In addition to the legal malpractice action, Charles F. Erickson and Myrah Erickson Scott filed a petition before the County Commission of Wood County to remove Johnson as Executor of Ms. Erickson's Estate and a declaratory judgment action in the Circuit Court of Wood County to remove him as Trustee of the Ethel M. Erickson Grantor's Trust.8 In both instances, removal was sought upon the ground that the claims of malpractice against Johnson resulted in a conflict of interest, thereby precluding his service as Executor and Trustee. In reply, Johnson denied any transgressions in his representation of Ms. Erickson and asserted that the malpractice action and the conflict of interest allegations constituted a sham advanced by Charles F. Erickson and Myrah Erickson Scott to avoid paying his fiduciary fees and, possibly, to break the Trust.
The malpractice action, the petition to remove and the declaratory judgment action were combined for purposes of consideration in the Circuit Court. A non-evidentiary hearing was conducted on December 9, 2005, at the conclusion of which the Circuit Court ruled that, because of the pending malpractice action, Johnson should immediately be removed as Executor of the Estate and as Trustee of the Trust. Soon after, Charles F. Erickson and Lee A. Scott became the Executors and the Trustees.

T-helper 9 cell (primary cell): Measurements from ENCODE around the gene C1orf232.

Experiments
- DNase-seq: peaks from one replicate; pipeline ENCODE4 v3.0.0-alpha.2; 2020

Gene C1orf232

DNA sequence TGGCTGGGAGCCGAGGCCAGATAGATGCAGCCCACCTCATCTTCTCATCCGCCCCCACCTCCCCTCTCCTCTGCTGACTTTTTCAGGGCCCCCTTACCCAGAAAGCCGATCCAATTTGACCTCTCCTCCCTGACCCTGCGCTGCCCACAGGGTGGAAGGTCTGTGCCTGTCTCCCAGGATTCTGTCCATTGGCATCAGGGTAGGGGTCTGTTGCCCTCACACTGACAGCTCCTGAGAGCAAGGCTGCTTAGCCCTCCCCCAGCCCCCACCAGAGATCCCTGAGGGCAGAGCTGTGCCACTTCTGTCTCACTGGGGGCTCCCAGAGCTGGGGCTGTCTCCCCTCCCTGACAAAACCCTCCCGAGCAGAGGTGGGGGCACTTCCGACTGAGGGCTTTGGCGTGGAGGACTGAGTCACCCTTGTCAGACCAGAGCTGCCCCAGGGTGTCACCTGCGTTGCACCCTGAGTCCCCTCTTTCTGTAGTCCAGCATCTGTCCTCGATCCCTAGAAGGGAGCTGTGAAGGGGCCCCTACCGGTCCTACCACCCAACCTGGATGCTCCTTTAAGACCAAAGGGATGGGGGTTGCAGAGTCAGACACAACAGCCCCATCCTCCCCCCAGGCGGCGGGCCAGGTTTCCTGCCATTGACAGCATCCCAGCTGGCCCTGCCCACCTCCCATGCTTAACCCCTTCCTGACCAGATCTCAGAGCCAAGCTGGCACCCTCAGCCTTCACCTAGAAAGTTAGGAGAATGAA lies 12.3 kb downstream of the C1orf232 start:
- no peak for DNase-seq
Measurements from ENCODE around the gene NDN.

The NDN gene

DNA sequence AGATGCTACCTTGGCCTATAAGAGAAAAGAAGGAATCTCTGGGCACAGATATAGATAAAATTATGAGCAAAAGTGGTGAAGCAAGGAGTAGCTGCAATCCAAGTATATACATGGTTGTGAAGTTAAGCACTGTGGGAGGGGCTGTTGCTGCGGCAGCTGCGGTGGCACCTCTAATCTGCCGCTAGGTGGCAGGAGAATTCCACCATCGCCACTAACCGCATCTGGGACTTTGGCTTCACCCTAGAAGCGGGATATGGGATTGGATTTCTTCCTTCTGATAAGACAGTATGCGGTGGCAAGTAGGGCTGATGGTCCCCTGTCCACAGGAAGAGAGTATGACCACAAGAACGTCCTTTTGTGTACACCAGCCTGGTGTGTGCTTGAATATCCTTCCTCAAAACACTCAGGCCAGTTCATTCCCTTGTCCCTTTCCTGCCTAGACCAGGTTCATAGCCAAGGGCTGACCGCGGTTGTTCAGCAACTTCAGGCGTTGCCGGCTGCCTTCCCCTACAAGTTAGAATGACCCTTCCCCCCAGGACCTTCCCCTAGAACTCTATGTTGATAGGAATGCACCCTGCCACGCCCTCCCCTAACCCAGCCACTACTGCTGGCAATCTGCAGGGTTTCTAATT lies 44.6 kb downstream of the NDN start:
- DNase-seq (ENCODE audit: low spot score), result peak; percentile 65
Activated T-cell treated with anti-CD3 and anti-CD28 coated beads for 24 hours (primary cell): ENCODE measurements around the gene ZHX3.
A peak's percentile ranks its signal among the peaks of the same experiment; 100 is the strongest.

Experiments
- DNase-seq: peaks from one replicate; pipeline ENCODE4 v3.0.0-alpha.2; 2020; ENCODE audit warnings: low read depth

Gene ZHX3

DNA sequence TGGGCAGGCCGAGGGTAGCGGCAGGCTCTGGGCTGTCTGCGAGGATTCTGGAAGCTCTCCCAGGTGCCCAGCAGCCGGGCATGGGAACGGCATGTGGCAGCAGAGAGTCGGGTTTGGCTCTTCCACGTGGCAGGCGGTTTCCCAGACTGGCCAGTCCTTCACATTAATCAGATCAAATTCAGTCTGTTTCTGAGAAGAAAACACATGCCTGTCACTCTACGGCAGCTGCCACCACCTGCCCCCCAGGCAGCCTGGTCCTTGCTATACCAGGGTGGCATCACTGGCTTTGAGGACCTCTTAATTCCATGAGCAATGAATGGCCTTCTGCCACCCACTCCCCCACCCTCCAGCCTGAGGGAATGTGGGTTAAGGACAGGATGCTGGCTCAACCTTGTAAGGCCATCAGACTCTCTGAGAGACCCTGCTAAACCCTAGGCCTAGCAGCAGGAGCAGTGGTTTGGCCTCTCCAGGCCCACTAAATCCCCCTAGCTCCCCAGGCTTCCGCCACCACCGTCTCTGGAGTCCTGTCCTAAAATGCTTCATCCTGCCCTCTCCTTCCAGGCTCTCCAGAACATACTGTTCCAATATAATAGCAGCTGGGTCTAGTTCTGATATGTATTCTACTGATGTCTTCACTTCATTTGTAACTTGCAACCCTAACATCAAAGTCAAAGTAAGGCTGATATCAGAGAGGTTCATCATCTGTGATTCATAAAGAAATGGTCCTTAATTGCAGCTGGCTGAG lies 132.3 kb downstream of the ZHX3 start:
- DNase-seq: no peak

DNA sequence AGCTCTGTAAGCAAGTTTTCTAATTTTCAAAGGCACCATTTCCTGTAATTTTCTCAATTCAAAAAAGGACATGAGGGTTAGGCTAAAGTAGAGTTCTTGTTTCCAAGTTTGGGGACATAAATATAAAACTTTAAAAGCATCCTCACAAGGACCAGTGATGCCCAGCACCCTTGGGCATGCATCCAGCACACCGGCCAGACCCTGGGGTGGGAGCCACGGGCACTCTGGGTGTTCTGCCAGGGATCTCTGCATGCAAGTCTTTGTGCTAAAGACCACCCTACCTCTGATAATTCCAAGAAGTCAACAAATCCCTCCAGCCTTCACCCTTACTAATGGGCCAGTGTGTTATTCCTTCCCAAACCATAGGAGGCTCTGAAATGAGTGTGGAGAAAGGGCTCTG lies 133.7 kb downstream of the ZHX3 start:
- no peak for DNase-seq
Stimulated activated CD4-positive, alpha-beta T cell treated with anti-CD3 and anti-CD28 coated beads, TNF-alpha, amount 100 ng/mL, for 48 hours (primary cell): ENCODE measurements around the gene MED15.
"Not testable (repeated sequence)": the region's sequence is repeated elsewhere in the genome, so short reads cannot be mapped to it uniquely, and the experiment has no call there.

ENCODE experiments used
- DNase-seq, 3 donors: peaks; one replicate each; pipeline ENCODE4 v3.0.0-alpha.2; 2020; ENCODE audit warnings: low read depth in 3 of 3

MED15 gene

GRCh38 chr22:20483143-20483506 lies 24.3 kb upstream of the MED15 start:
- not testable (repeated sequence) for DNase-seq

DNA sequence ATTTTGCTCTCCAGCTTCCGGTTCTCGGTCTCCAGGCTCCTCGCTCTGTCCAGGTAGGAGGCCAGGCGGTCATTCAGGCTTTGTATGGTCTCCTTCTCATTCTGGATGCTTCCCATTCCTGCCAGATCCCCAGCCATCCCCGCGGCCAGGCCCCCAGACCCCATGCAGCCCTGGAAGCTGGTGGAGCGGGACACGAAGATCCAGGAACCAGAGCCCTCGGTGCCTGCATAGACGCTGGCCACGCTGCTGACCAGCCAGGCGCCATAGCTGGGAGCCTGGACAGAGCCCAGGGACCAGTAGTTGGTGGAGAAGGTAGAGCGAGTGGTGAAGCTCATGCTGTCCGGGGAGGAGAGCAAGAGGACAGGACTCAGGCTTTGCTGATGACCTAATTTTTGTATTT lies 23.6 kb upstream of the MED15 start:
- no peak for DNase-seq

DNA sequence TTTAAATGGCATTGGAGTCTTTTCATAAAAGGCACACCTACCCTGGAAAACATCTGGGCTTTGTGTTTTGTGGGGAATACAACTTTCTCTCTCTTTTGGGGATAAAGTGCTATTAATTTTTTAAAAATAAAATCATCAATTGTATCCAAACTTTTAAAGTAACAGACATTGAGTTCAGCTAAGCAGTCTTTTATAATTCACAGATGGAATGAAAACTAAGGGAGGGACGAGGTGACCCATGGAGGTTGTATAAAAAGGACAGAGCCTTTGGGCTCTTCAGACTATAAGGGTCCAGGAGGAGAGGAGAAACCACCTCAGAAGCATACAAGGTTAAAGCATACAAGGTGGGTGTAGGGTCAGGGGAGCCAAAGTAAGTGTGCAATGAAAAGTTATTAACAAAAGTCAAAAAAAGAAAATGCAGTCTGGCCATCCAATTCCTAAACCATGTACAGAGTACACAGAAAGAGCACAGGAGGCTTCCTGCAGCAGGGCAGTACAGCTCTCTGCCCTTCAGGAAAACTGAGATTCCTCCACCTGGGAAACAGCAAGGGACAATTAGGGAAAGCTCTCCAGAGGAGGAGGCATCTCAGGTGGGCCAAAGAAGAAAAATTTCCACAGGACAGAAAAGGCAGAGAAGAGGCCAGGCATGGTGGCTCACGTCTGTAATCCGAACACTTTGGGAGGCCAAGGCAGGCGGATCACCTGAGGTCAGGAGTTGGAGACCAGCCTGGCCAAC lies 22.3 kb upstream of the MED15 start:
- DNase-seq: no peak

On December 13, 2005, an order was entered in the Circuit Court reflecting the above ruling. The order, consisting of two pages, set forth no findings or conclusions. Nor did it discuss the alleged conflict of interest relating to the malpractice action or express any additional ground for petitioner Johnson's removal. The Circuit Court denied Johnson's request for a stay but indicated that it would conduct an evidentiary hearing on February 13, 2006, upon his motion for reconsideration. The evidentiary hearing, however, was not held as scheduled, and on February 16, 2006, this Court issued a rule to show cause why relief in prohibition should not be granted.9
Standards of Review Concerning Prohibition